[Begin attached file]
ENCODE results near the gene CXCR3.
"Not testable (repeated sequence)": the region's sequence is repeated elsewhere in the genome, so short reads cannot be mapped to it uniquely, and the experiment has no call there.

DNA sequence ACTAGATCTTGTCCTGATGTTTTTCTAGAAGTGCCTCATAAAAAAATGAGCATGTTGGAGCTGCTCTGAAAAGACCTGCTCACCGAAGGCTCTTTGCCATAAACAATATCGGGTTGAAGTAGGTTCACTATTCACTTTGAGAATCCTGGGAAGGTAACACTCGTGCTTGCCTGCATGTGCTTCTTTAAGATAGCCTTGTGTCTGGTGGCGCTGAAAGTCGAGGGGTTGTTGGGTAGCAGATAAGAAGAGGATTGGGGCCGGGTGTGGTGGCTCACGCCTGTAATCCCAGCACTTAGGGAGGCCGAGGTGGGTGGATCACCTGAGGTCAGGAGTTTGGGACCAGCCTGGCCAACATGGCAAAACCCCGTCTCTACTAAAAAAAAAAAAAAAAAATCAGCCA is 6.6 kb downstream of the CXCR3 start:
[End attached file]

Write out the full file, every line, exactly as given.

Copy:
ENCODE results near the gene CXCR3.
"Not testable (repeated sequence)": the region's sequence is repeated elsewhere in the genome, so short reads cannot be mapped to it uniquely, and the experiment has no call there.

DNA sequence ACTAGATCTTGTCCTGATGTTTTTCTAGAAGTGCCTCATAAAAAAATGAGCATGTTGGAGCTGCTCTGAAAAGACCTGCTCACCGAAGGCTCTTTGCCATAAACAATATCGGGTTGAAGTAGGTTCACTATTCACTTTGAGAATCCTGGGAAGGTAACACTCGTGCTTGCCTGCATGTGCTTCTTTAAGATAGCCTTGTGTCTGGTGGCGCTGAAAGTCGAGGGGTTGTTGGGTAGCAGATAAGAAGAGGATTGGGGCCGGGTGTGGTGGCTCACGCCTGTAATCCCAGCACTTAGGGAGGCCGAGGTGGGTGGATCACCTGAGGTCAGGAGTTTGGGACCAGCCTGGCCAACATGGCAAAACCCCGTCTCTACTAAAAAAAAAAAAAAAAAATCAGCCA is 6.6 kb downstream of the CXCR3 start: